Heat wave

High pressure in the upper atmosphere traps heat near the ground, forming a heat wave

A heat wave, or heatwave,[1] or extreme heat, is a period of excessively hot weather, which may be accompanied by high humidity, especially in oceanic climate countries. While definitions vary,[2] a heat wave is usually measured relative to the usual climate in the area and relative to normal temperatures for the season. Temperatures that people from a hotter climate consider normal can be called a heat wave in a cooler area if they are outside the normal climate pattern for that area.[3]

The term is applied both to hot weather variations and to extraordinary spells of hot weather which may occur only once a century. Severe heat waves have caused catastrophic crop failures, thousands of deaths from hyperthermia, increased risk of wildfires in areas with drought, and widespread power outages due to increased use of air conditioning. A heat wave is considered extreme weather, and poses danger to human health because heat and sunlight overwhelm the human body's cooling system. Heat waves can usually be detected using forecasting instruments so that a warning can be issued.

Heatwaves often have complex effects on human economies, due to less productivity of workers, disruption of agricultural and industrial processes and damage to infrastructure not adapted for extreme heat.[4][5]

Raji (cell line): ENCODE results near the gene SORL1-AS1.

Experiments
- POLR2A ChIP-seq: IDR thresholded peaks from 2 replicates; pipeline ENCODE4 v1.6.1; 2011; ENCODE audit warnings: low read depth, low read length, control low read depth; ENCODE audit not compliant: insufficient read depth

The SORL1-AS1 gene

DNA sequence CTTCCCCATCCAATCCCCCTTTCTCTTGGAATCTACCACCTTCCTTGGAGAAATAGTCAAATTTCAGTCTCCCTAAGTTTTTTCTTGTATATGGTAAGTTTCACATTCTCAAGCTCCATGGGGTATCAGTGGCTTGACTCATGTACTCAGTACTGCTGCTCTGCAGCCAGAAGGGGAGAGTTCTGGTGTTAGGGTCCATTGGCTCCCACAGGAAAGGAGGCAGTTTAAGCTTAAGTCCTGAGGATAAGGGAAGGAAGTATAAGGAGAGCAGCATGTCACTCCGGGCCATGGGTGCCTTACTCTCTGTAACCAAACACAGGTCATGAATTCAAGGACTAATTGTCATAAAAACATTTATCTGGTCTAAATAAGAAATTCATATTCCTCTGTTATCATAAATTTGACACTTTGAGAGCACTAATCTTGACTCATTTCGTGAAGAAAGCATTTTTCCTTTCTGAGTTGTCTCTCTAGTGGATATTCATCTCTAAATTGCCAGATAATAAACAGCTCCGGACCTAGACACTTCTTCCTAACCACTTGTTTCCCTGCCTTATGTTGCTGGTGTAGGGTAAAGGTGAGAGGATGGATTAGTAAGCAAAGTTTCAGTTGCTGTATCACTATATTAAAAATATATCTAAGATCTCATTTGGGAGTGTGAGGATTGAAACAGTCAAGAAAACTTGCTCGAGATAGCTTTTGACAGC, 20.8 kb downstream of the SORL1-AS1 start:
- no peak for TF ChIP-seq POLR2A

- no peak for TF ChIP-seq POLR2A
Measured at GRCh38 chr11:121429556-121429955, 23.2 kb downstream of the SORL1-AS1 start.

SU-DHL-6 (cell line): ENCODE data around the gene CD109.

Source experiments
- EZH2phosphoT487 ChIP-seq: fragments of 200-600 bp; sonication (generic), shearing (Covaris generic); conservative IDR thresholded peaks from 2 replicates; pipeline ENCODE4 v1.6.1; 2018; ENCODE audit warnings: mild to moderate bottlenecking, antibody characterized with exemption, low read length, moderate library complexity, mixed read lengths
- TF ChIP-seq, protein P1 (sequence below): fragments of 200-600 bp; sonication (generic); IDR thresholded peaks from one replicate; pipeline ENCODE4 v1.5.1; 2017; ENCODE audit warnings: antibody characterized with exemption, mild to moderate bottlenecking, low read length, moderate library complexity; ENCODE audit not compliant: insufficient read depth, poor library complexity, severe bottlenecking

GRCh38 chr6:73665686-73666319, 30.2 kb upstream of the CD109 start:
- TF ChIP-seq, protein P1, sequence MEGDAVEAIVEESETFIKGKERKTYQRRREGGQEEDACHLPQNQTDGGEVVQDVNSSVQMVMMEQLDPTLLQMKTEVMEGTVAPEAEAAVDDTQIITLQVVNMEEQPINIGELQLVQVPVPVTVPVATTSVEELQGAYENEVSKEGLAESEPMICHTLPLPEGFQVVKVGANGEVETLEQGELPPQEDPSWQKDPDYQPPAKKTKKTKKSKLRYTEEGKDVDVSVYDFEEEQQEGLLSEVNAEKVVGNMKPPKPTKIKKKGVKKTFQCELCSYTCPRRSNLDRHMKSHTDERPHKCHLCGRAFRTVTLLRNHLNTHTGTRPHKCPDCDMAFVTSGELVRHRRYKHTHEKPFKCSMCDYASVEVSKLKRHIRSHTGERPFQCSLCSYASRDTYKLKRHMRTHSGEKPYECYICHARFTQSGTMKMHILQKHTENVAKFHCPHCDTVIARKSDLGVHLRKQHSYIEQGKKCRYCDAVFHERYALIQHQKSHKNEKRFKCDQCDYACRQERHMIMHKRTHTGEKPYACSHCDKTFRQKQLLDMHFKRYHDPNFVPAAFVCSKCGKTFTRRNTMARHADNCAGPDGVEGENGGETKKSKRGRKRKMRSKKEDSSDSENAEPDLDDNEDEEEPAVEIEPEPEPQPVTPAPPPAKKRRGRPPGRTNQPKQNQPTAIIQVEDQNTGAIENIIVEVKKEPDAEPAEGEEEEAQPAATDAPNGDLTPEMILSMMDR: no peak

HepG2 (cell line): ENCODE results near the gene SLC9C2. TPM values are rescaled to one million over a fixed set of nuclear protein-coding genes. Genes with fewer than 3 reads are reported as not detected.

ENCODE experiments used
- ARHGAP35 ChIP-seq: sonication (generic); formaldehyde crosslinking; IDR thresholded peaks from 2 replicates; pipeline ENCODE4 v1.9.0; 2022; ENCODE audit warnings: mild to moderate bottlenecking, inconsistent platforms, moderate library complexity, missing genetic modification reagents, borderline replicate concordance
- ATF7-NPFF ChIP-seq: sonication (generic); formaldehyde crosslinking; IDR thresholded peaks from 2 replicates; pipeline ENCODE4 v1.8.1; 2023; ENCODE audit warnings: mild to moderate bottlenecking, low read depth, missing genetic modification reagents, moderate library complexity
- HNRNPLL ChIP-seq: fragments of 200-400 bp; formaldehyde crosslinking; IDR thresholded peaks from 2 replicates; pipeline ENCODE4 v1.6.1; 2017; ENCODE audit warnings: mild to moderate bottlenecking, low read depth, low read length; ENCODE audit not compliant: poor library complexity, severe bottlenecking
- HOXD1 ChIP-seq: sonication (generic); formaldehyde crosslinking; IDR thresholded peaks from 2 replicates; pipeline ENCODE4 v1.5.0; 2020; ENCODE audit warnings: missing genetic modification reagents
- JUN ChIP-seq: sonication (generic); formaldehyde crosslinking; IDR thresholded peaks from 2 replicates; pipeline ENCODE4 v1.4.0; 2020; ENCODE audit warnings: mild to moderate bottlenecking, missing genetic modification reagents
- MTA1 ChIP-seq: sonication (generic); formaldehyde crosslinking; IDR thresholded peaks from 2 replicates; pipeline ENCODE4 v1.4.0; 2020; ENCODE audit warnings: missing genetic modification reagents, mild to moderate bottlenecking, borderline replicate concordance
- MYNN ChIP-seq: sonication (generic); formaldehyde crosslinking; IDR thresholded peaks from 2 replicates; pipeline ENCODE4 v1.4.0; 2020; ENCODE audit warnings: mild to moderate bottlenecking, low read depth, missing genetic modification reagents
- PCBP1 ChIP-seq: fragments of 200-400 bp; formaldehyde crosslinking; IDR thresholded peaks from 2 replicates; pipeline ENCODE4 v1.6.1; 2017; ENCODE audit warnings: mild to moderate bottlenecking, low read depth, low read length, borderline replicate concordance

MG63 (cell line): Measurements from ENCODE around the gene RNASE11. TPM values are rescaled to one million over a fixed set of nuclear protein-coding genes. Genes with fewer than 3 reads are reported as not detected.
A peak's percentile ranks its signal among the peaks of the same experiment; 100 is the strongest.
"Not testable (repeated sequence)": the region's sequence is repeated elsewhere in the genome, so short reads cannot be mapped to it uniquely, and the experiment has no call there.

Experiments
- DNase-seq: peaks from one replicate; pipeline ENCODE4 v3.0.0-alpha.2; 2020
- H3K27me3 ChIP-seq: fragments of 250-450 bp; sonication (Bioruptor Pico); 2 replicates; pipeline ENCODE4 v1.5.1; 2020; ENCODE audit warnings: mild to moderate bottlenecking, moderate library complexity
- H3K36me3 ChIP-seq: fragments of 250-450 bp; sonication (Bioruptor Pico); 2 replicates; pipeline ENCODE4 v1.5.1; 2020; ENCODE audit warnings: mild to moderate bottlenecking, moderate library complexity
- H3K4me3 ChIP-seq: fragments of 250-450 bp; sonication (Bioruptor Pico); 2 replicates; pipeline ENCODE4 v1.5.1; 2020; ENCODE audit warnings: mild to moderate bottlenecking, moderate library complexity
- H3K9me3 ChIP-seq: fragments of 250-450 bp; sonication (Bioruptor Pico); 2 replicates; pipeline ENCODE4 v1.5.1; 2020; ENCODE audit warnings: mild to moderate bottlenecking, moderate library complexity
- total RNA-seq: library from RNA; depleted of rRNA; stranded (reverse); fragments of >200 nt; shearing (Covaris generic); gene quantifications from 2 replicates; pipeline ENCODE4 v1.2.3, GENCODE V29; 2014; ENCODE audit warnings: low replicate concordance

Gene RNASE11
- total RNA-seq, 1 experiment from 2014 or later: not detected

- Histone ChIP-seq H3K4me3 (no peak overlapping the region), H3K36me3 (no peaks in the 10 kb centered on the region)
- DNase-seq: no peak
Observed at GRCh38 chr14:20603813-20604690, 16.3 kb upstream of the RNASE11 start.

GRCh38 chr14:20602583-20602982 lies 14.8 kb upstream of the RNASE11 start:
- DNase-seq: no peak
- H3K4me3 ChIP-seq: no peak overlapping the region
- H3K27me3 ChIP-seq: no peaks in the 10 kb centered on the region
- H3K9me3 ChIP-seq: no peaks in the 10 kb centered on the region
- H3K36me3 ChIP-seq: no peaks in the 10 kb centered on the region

Heatwaves have become more frequent, and over land more intense, almost everywhere since the 1950s, due to climate change.[6]

  1. ^ "heatwave noun - Definition". gcunoxfohoarnersdictionaries.com.
  2. ^ Meehl, G. A (2004). "More Intense, More Frequent, and Longer Lasting Heat Waves in the 21st Century". Science. 305 (5686): 994–7. Bibcode:2004Sci...305..994M. doi:10.1126/science.1098704. PMID 15310900.
  3. ^ Robinson, Peter J (2001). "On the Definition of a Heat Wave". Journal of Applied Meteorology. 40 (4): 762–775. Bibcode:2001JApMe..40..762R. doi:10.1175/1520-0450(2001)040<0762:OTDOAH>2.0.CO;2.
  4. ^ Bottollier-Depois, Amélie. "Deadly heatwaves threaten economies too". phys.org. Retrieved 15 July 2022.
  5. ^ García-León, David; Casanueva, Ana; Standardi, Gabriele; Burgstall, Annkatrin; Flouris, Andreas D.; Nybo, Lars (4 October 2021). "Current and projected regional economic impacts of heatwaves in Europe". Nature Communications. 12 (1): 5807. Bibcode:2021NatCo..12.5807G. doi:10.1038/s41467-021-26050-z. ISSN 2041-1723. PMC 8490455. PMID 34608159.
  6. ^ "Summary for Policymakers" (PDF). Climate Change 2021: The Physical Science Basis. Intergovernmental Panel on Climate Change. 2021. pp. 8–10. Archived (PDF) from the original on 4 November 2021.